Epilepsy

Epilepsy / Seizures

Lizbeth de Padua, MDDr. Lizbeth de Padua is the medical director of the St. Luke's Epilepsy Center.

Epilepsy is a brain disorder involving seizures, which are brief disturbances of brain function that change attention and/or behavior. Seizures can last a few seconds to a few minutes, and can have a variety of symptoms, including:

  • Convulsions
  • Loss of consciousness
  • Blank staring
  • Lip smacking
  • Jerking movements of the arms and legs

According to the Epilepsy Foundation, there is no known cause for about 70 percent of epilepsy cases. Causes of the remaining 30 percent include:

  • Brain tumor
  • Stroke
  • Head trauma
  • Lead poisoning
  • Brain infection
  • Brain injury to the fetus during pregnancy

Risk Factors

Although anyone can get epilepsy, it tends to affect the very young (sometimes as young as two) and the elderly. Other risk factors include:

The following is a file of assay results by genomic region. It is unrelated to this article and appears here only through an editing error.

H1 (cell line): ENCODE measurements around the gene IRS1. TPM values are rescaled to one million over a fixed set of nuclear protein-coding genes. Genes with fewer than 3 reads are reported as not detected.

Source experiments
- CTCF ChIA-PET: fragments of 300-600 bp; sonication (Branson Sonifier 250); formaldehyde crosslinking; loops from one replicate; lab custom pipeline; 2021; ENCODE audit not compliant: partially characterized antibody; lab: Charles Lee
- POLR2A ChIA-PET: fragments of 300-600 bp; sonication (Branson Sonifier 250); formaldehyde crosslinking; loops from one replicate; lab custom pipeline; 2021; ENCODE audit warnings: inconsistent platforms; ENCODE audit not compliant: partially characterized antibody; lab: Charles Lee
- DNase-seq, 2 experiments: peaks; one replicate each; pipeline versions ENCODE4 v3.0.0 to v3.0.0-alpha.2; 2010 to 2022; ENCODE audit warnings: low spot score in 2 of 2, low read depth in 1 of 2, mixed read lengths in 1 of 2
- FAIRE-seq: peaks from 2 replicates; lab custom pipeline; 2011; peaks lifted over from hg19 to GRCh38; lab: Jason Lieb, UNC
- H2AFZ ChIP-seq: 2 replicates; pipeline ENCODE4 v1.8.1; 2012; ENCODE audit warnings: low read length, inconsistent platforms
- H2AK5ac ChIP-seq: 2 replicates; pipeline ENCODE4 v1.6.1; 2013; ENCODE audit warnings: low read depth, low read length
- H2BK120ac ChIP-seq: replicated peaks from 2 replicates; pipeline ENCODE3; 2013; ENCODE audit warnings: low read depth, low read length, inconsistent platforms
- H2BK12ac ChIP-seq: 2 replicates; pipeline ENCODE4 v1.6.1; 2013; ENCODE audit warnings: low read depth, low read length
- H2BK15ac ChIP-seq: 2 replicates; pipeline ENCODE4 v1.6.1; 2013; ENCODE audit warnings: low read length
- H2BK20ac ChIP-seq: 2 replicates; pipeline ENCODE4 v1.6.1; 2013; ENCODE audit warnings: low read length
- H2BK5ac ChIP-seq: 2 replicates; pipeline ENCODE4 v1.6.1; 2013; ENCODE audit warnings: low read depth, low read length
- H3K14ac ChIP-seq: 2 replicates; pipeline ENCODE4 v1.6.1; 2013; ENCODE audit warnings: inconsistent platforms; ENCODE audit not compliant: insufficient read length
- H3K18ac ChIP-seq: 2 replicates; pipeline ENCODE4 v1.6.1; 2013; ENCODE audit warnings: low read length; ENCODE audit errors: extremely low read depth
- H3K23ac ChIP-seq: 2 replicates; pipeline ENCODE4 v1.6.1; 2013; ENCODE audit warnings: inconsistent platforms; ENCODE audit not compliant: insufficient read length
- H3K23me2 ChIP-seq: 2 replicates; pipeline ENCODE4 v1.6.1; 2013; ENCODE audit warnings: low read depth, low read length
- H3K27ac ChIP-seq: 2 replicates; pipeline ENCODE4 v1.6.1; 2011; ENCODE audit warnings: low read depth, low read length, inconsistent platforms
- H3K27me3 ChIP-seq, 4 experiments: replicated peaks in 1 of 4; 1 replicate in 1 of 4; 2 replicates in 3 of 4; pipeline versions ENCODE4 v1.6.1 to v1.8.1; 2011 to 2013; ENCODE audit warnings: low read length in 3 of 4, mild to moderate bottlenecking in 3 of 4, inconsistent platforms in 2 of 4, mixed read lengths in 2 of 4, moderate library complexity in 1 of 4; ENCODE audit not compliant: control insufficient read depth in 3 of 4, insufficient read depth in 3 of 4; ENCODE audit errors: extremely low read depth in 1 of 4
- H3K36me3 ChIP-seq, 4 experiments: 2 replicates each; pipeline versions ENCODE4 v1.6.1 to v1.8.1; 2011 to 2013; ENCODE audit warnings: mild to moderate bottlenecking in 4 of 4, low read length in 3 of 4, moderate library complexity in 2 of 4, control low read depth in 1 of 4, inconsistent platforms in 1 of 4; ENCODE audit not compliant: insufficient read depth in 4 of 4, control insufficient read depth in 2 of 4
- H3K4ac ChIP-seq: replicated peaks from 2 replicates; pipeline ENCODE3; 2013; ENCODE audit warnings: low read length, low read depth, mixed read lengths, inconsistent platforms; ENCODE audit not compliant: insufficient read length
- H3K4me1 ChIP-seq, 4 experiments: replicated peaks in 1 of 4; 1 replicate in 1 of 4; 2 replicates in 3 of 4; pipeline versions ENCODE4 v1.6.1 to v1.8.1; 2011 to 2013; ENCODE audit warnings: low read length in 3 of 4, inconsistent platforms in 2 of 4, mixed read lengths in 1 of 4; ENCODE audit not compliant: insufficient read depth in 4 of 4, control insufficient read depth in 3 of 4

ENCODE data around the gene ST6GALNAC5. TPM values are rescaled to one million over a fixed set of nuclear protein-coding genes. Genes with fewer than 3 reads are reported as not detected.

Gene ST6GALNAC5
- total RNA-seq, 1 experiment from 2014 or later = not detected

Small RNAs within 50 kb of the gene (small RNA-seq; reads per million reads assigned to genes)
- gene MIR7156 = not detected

• Family history
  • Substance abuse
  • Blood sugar problems

Treatment

Drug therapy is the most common treatment for epilepsy. Surgery also may be a treatment option for some who suffer from epilepsy. 

Prevention

There are no known ways to prevent epilepsy. Based on the epilepsy risk factors, people should get treatment for drug abuse and control problems with blood sugar.

Learn More

 

 Talk With Your Doctor

Watch the following
Talk With Your Doctor
television programs:

2013

 - Brain Injury 
 - Rehabilitation

2012

 - Parkinson's Disease
 - New Concepts in Neurosurgery